Running for Recovery, by Arthur W. Coffey, Jr.
My rating: 4 of 5 stars
BOOK DESCRIPTION: Doctors told Arthur Coffey, Jr., that he’d never run again. Like a marathon runner wanting to give up, Coffey looked deep inside himself, relying on his faith in God and spirit. Though the race was long, Coffey learned to run again.
ABOUT THE AUTHOR: Arthur Coffey has served as a parish pastor for fifteen years, an Army chaplain for twenty-three years, and a Veterans Affairs Medical Center Chaplain for twelve years. He was mobilized for Operation Desert Shield, Operation Desert Storm, Operation Joint Endeavor, and the Humanitarian Aid tour to Guatemala.Coffey is the recipient of the Witherspoon Award for "most creative use of Scripture," presented by the National Bible Association and the Armed Forces Chief of Chaplains. He is also the recipient of a Veterans Affairs National Chaplain of the Month award for "outstanding service in the promotion of the Bible in ministry, healing and research."
MY THOUGHTS: The theme throughout the book is redemption--how God uses our failures, our disabilities, and our shortcomings for something positive. In chapter 1, Coffey sums it up by saying, ""God loves to use or wounds to build 'wounded healers.'" In the words of the author, "Much of this book is my desire to talk things through with my former wife and the children." Lt. Col. Coffey reflects on the many regrets that plague him after the infidelity that led to his divorce. He lays bare the guilt, shame, and heaviness of what he's done, and then shares with us how God brought about the slow process of healing. We follow the progression of physical, emotional, and spiritual recovery that often are occurring on parallel paths, whether it be in his runs, retraining his mind in memorization, or forgiving himself and allowing God to change him from the inside out.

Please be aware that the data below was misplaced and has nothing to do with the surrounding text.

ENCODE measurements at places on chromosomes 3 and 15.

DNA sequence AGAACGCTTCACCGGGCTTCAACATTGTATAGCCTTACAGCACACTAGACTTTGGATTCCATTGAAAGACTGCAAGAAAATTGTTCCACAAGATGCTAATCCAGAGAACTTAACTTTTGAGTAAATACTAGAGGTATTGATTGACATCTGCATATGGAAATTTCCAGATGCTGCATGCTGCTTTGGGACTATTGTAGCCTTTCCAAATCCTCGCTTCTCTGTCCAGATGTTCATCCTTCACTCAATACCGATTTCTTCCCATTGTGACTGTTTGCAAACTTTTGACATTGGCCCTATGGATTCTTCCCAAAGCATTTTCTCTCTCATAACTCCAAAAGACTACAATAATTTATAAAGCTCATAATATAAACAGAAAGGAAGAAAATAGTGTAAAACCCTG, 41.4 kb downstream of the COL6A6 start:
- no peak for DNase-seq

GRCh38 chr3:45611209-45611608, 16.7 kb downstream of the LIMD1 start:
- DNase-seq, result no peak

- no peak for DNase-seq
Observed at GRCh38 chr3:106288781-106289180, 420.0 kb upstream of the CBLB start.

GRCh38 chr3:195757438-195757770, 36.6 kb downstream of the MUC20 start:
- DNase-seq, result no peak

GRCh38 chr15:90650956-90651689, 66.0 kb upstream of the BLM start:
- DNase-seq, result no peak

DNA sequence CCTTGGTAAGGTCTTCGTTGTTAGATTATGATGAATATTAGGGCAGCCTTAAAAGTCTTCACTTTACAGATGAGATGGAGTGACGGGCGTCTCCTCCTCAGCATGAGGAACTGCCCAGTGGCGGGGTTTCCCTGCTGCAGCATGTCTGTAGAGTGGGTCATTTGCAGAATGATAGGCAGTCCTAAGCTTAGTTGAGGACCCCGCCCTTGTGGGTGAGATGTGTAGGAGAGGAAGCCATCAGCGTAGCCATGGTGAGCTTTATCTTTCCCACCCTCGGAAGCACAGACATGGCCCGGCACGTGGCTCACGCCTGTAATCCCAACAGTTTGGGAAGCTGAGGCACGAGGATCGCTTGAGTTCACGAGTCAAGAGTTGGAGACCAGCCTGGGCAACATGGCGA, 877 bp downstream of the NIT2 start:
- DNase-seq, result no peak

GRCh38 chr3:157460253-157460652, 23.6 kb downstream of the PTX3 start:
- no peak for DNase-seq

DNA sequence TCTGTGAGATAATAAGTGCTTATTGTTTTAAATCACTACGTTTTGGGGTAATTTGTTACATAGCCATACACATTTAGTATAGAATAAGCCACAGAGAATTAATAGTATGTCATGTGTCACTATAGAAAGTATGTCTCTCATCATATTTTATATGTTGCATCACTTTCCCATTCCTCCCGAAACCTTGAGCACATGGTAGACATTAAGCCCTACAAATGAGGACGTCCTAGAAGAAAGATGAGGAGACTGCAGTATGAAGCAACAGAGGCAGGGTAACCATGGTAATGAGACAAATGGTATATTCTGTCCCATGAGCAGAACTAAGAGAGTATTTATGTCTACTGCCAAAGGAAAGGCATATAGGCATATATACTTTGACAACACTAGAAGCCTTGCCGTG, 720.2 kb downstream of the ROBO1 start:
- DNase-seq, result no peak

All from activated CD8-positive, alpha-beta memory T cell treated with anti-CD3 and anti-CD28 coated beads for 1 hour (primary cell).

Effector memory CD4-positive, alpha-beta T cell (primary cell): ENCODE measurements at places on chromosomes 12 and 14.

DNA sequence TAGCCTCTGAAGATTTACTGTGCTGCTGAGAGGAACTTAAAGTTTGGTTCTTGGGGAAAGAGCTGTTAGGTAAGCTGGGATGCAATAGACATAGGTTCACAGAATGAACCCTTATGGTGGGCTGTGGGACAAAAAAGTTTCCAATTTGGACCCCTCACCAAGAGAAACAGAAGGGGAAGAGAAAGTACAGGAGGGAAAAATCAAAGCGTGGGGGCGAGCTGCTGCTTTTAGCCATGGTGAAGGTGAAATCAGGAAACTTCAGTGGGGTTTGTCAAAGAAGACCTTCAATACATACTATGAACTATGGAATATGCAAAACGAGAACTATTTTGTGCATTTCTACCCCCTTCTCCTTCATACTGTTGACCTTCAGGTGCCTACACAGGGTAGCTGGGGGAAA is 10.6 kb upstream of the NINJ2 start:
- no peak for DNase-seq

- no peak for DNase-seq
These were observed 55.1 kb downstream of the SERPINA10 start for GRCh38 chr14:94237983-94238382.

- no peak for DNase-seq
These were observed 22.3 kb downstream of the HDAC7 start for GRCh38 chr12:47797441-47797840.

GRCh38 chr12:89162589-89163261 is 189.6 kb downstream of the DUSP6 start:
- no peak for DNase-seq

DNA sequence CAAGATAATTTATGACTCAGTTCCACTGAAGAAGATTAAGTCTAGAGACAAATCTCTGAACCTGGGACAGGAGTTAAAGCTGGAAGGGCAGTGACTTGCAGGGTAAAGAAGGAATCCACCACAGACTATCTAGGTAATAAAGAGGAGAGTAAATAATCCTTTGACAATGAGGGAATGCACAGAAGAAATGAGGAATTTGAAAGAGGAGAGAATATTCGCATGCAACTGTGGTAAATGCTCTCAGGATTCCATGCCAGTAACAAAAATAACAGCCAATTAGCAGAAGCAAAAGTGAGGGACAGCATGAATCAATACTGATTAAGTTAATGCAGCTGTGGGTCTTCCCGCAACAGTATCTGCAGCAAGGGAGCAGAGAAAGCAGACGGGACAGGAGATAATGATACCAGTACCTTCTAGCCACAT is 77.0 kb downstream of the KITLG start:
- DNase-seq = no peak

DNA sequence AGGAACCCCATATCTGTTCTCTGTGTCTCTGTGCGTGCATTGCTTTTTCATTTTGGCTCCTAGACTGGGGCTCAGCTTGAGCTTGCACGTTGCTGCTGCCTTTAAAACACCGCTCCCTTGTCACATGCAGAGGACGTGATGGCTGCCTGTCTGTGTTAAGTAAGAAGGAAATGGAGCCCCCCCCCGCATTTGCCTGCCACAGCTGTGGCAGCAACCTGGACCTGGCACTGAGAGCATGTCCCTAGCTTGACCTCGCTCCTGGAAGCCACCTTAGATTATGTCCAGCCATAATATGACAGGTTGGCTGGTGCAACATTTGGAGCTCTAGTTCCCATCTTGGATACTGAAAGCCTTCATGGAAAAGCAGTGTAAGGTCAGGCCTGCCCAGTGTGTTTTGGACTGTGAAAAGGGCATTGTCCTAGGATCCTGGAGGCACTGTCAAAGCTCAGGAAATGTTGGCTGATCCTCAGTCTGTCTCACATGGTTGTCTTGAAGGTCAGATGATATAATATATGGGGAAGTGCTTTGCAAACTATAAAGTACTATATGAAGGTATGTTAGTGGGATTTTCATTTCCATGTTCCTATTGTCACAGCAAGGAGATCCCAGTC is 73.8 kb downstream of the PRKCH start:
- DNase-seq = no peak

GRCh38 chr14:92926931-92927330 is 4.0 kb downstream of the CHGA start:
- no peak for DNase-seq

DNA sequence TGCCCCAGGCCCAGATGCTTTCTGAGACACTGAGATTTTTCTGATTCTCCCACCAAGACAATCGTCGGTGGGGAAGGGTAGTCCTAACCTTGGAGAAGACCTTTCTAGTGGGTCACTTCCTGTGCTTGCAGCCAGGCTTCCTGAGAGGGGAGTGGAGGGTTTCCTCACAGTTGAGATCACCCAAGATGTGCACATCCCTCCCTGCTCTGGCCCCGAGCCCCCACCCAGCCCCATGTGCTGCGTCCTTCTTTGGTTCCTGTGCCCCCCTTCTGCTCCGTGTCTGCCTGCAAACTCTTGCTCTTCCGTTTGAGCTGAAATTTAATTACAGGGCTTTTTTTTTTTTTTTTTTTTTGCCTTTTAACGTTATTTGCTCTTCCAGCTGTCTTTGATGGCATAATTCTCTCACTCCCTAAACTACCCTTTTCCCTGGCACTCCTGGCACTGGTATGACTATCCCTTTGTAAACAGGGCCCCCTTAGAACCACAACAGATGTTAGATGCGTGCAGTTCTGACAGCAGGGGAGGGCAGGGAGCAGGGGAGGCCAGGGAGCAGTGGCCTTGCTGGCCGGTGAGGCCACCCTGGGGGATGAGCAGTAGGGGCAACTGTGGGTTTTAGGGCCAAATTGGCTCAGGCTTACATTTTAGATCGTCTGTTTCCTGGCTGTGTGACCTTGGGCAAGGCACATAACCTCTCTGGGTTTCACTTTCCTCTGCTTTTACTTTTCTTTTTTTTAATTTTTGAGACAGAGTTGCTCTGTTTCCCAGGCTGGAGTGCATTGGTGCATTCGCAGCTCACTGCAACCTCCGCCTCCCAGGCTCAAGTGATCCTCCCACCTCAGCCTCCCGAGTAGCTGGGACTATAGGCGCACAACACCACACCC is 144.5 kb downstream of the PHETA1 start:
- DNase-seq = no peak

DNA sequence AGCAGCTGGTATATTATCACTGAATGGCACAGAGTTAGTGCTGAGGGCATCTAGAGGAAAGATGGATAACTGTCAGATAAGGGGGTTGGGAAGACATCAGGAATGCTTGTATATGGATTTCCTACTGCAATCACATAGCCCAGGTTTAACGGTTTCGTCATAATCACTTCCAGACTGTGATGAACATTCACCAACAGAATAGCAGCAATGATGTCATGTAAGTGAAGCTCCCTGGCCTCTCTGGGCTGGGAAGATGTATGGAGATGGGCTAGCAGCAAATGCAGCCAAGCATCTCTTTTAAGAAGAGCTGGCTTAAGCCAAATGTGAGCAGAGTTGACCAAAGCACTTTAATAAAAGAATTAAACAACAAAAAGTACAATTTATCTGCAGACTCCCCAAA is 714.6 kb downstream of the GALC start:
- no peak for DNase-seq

In the first chapter of the book, the author walks us through his first year of training, when he is not only recovering from a very serious motorcycle accident, but also preparing to run a marathon. Each month of this year has a theme, such as April--remember "April showers, May flowers"?--as the month of water. These themes show up in the intense conversations that take place between the author and God during his runs.
In the second chapter, Coffey learns to apply the Word directly to the mental disabilities he faces after the accident. He takes what he's learned to the next level by incorporating it into a study at the Mayo Clinic on the effects of scripture on memory.
The third chapter deals with spiritual recovery, as a minister whose sin destroyed his marriage, his reputation, and much of his personal life. Focusing on the work Jesus completed on the cross, Coffey walks through the process of repentance and cleansing. He learns to forgive himself and those who are judging him, stressing the importance of praising God to win spiritual battles.
The fourth chapter allows us to follow Coffey years past the initial adultery and motorcycle accident, mostly through his career as chaplain in the U.S. Army. He digs deeper into the Word as he deals with trials that threaten to move him backward on the ground he'd recovered.
Although this is an autobiography, it can be read as a devotional if the reader takes time to dig into the many scriptures quoted and expounded on throughout the chapters. An addendum in the back includes a training regimen for getting in spiritual shape.
I gave it 4 stars more for organization and grammar than content. I would have preferred reading this book in smaller chunks, with the four chapters labeled as sections instead, and then broken down further into chapters. I also found the errors a bit distracting (changes in verb tense the most frequent) but not so distracting that I didn't enjoy reading it. I did receive a reviewer's copy, so it's possible that these errors were corrected before the final printing.
I would recommend this book for those who feel sin has irreparably ruined life and for those who would like to understand more about the transforming power of God's Word.
I received a copy of this book through booksneeze in exchange for my honest review.